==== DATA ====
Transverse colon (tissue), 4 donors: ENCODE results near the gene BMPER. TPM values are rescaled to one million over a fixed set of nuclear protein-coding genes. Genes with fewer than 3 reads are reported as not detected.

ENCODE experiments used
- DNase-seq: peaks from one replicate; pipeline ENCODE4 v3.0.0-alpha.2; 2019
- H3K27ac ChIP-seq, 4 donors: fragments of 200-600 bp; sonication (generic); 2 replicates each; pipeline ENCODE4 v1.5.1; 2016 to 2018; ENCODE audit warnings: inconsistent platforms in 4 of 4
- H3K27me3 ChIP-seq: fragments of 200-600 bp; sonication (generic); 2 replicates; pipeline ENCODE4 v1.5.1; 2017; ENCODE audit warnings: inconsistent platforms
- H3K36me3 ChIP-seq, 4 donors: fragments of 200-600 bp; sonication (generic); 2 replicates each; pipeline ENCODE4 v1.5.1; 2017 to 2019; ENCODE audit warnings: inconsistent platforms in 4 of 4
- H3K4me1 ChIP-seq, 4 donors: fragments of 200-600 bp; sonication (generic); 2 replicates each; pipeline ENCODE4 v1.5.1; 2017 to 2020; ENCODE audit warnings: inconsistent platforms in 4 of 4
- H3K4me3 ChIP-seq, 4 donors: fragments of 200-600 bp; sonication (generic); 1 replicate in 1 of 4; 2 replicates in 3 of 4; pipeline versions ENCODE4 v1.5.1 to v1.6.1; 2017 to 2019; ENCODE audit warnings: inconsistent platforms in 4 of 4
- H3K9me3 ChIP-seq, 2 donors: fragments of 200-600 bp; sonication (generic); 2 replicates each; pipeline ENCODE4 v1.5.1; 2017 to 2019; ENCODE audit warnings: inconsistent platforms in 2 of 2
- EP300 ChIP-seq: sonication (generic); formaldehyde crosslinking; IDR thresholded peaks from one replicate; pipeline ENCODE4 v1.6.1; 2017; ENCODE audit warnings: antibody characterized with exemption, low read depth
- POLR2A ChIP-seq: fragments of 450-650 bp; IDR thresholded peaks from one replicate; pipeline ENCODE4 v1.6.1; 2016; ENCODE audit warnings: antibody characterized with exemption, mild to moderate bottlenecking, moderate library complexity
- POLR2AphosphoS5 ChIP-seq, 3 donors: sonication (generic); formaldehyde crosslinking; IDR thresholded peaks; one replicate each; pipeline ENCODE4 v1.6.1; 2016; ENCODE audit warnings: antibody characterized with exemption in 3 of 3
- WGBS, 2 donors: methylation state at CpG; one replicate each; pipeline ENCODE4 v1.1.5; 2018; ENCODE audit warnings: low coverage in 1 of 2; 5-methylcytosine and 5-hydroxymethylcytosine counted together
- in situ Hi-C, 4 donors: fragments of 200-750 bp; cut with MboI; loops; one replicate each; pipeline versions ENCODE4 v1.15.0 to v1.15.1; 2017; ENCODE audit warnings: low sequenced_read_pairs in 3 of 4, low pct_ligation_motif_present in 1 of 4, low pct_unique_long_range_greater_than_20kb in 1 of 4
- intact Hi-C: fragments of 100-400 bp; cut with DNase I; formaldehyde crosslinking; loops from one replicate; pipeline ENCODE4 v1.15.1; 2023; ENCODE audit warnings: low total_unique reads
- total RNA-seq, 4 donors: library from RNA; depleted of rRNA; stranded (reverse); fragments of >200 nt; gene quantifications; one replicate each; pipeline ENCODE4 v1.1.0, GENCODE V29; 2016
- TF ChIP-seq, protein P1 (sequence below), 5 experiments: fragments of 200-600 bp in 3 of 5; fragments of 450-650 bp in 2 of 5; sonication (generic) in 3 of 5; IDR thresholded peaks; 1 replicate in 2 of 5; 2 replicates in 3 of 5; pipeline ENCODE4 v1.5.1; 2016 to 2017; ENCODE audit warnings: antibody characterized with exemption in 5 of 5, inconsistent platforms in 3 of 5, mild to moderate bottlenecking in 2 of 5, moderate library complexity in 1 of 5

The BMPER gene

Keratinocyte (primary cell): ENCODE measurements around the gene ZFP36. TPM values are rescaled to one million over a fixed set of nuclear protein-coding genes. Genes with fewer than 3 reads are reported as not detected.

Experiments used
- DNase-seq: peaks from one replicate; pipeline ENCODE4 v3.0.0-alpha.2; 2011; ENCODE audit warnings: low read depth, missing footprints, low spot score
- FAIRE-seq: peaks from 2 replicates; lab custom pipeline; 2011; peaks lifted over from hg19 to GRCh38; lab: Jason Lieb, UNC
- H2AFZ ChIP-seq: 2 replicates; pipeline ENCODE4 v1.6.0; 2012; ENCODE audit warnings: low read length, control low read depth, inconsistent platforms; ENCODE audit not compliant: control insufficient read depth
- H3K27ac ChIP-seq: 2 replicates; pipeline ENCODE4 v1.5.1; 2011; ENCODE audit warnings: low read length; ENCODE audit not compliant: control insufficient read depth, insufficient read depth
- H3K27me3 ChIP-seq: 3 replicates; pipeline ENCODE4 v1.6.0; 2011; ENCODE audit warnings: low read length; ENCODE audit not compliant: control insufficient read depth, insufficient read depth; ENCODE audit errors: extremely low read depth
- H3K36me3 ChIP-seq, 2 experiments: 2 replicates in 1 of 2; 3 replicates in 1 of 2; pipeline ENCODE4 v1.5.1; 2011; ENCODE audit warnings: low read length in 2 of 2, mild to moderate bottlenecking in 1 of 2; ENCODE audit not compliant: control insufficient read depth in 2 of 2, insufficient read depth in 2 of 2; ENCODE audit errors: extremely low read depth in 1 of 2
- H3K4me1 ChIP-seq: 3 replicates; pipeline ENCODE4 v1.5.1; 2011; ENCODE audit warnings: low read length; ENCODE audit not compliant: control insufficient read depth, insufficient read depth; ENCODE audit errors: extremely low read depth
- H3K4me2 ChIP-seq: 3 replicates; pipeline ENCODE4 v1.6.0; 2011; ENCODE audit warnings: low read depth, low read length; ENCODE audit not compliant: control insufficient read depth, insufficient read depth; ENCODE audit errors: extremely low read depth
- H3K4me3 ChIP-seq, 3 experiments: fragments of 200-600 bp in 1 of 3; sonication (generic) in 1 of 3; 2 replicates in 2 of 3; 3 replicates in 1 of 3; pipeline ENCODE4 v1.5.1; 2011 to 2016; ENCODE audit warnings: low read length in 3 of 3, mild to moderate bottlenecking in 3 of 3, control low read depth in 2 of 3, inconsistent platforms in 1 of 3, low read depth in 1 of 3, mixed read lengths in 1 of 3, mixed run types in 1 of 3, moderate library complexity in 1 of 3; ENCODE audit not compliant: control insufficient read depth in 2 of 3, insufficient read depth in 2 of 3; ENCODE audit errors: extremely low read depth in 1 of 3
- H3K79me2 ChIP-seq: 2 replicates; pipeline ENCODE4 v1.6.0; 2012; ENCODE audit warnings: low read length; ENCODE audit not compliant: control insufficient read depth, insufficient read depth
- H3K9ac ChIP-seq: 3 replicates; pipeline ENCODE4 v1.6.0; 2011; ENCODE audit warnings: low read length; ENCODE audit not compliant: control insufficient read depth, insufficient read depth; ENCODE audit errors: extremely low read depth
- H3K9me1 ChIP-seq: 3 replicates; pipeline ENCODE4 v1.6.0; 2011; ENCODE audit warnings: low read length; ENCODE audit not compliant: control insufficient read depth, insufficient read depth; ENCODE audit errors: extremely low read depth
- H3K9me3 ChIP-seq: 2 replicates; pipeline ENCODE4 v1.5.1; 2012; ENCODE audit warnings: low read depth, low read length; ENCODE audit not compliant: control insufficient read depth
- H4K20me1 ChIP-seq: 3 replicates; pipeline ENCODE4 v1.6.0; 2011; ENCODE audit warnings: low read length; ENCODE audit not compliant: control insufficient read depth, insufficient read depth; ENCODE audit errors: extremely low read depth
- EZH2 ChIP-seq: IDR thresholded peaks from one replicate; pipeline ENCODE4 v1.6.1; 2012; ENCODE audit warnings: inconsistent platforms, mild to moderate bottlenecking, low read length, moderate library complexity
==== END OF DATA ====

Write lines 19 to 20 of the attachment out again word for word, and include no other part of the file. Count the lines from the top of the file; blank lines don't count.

Keratinocyte (primary cell): ENCODE measurements around the gene ZFP36. TPM values are rescaled to one million over a fixed set of nuclear protein-coding genes. Genes with fewer than 3 reads are reported as not detected.

Experiments used